Why we loved Darren Daulton

On Macho Row, he was the king.

But to the fans, he was simply 'Dutch.'

Darren Daulton was the unquestioned leader of a tough, grimy bunch of misfits who captured our hearts back in 1993, when they owned the city in going from worst to first, capturing the National League Pennant and in the process dethroning the mighty Atlanta Braves.

Daulton was the face of the that '93 squad. He ruled herd over Macho Row, trying to corral a bunch of free spirits like Lenny Dykstra, John Kruk, Dave Hollins, Mitch Williams, Pete Incaviglia and Curt Schilling.

We liked that team because they were so much like us. They played hard - on and off the field. In other words, they would have fit right in on your beer league softball team.

Except these guys wore pinstripes and inhabited Veterans Stadium.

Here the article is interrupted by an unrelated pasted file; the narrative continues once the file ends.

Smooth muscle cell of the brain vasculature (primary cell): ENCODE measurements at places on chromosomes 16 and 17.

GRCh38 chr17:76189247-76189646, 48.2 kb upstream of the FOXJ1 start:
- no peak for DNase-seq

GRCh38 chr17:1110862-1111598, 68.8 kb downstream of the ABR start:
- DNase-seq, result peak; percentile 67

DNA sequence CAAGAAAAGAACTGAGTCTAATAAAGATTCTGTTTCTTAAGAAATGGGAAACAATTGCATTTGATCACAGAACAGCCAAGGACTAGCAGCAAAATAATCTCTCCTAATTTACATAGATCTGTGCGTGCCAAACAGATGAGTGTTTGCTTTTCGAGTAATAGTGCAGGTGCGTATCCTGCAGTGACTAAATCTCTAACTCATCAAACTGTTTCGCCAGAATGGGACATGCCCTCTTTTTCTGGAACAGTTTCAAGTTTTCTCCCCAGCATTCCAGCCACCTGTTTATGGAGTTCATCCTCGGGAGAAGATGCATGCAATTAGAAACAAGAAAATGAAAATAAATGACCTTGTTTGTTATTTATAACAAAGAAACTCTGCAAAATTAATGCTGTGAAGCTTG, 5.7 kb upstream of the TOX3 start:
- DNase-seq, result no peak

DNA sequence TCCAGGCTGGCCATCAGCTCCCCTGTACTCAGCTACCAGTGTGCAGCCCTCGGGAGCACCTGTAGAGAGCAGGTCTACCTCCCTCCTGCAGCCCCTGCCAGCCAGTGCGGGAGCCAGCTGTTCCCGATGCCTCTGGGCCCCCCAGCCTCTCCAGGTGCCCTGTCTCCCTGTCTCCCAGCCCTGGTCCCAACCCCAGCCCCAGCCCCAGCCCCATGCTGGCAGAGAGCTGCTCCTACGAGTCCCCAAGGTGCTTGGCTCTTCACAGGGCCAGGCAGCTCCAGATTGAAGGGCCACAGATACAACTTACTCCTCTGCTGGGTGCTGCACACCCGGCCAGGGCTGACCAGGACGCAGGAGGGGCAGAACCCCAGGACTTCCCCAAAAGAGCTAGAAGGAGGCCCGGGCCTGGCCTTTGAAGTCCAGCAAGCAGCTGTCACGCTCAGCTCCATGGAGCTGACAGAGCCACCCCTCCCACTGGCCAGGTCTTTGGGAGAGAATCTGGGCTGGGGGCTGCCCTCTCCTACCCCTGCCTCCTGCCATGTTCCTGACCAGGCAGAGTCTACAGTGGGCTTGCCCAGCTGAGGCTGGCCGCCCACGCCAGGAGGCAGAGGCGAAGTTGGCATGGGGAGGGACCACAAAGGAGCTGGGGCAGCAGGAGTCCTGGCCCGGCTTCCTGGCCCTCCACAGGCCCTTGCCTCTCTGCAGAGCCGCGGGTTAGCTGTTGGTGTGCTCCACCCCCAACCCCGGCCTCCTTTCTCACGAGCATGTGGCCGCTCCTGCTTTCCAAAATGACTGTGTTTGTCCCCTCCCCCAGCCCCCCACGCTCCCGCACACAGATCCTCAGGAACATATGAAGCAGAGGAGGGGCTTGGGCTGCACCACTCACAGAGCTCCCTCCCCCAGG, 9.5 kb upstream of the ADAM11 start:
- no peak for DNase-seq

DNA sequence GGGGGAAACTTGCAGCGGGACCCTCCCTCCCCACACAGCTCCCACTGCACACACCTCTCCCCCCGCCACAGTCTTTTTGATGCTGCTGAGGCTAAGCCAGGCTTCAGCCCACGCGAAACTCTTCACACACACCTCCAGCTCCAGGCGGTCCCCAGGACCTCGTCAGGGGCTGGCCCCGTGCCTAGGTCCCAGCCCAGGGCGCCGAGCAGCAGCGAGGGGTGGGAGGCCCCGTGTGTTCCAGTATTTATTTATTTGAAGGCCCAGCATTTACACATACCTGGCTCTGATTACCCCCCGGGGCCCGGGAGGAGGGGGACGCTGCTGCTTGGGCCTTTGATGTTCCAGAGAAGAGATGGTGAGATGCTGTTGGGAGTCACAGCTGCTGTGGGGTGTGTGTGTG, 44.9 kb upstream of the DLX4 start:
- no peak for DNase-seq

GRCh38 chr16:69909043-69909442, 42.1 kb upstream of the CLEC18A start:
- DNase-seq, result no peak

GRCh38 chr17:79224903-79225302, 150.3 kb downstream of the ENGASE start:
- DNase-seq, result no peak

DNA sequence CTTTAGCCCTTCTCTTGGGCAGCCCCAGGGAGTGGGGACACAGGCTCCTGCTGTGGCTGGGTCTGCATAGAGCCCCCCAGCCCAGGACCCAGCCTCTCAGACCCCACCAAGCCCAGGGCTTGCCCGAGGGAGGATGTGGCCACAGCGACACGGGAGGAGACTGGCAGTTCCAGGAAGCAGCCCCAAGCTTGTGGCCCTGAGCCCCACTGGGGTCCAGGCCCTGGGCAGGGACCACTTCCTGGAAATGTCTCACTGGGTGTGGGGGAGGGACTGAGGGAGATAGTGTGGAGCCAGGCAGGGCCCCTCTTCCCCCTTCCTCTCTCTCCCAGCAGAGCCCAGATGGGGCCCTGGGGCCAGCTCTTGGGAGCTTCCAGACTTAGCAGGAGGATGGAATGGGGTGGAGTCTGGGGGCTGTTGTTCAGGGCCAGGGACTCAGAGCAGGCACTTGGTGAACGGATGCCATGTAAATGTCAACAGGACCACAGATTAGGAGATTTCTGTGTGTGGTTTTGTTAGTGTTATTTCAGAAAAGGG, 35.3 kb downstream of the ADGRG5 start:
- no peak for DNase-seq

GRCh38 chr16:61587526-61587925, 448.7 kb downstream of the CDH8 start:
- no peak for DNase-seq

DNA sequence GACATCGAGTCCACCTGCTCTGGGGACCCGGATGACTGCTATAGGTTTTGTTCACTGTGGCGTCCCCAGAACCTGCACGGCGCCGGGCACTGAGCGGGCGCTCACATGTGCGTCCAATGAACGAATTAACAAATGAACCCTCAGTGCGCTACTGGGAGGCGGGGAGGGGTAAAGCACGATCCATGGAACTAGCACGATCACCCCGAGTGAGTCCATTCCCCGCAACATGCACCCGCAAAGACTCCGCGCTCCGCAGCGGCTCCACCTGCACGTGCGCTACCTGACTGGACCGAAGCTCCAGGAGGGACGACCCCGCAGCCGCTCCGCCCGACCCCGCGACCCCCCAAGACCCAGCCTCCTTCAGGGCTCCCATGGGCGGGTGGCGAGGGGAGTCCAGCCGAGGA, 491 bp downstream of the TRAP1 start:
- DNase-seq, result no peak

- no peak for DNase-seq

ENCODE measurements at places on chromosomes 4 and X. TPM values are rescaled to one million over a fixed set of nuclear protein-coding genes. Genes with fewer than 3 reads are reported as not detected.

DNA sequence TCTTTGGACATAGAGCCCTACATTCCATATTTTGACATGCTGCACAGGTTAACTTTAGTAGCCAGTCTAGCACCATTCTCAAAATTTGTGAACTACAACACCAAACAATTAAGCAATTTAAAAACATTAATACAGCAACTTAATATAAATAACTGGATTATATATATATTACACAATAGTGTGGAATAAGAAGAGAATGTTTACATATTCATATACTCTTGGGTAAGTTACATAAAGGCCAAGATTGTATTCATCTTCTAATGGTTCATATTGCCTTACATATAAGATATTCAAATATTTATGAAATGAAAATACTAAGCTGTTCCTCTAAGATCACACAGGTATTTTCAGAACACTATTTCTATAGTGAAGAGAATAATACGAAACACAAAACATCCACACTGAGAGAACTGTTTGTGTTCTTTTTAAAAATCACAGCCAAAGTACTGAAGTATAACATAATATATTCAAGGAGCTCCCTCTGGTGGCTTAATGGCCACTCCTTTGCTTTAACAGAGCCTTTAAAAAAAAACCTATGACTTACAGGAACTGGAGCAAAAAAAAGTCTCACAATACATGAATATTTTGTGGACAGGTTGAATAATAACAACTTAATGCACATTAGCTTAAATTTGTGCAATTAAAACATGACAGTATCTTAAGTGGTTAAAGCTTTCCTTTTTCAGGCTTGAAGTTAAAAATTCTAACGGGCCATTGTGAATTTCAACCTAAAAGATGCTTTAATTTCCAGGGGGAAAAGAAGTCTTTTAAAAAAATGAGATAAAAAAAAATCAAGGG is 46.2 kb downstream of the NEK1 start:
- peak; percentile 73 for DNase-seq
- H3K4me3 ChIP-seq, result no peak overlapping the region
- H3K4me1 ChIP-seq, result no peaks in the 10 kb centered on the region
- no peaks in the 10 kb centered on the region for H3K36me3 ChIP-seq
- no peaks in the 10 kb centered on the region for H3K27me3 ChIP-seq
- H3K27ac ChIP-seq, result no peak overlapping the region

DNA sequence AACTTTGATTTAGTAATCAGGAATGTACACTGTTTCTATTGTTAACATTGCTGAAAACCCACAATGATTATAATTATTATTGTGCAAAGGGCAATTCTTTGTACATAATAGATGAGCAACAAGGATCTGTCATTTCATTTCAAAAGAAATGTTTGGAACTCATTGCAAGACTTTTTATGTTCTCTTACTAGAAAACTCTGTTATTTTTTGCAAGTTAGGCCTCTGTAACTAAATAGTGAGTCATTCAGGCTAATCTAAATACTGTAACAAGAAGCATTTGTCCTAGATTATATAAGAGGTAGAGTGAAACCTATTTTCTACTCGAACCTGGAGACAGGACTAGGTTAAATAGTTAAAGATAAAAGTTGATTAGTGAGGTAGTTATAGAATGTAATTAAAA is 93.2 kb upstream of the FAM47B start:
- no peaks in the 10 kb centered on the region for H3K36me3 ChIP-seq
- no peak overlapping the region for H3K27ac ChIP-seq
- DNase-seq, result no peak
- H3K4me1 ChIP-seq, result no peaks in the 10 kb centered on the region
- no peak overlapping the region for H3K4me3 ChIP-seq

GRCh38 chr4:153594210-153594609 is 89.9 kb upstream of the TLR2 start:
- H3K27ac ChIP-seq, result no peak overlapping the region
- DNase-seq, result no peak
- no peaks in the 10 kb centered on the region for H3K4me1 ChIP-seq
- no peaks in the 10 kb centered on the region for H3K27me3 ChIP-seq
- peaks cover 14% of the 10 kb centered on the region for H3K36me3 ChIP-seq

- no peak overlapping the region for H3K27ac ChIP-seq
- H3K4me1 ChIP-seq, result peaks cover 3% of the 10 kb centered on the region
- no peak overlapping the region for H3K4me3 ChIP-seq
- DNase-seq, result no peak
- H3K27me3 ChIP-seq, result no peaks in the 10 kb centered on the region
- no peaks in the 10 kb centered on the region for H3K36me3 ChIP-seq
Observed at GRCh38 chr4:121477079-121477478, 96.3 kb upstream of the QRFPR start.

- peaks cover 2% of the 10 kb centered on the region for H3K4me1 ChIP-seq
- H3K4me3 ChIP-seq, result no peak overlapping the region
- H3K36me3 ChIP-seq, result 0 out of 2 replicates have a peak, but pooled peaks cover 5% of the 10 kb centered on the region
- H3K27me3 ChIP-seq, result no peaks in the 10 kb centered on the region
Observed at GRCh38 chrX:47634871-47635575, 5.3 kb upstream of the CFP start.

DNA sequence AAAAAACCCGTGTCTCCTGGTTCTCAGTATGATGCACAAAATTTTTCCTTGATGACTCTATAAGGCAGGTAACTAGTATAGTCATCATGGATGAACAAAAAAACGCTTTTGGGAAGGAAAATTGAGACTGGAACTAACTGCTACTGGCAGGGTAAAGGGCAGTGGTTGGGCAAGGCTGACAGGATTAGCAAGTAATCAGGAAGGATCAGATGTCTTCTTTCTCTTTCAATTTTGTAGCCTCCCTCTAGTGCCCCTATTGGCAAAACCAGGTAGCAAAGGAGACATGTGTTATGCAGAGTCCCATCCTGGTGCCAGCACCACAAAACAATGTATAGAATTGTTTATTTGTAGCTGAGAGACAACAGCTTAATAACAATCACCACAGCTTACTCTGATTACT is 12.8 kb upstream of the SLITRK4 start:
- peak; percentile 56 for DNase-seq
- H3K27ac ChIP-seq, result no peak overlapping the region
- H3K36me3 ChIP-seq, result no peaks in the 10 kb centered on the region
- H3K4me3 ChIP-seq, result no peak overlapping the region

Daulton, a two-time National League RBI leader and All-Star catcher, lost his battle against brain cancer Sunday night. He was 55.

Daulton exuded the 'macho' persona that ruled the Phillies clubhouse.

But there was nothing fake about him. That's one of the things that made us love him.

Yes, Daulton was a tough guy. Not because of a lot of talk. But because, despite gimpy knees that could go at any minute, he never budged an inch in blocking the plate.

Daulton, like so many of those '93 Phillies, liked getting his uniform dirty.

They surprised everyone by resurrecting a team that appeared dead in the water the year before and taking the city on an expected thrill ride in the summer of '93.

They made us winners, something that had been lacking in Veterans Stadium for a long time.

Daulton spent 15 seasons in the major leagues, 14 and a half of them with the Phillies. He finished his career with a World Series championship with the Florida Marlins, hitting .389 in the seven-game series against the Cleveland Indians.

But he will always be a Phillie.

That's another reason we loved him.

Daulton never forgot Philly. He was one of us.

A little bit of us died along with him.


Anonymous said…
Jane Yavis said…
A truly fine tribute to what represents Philadelphia so well. Thank you.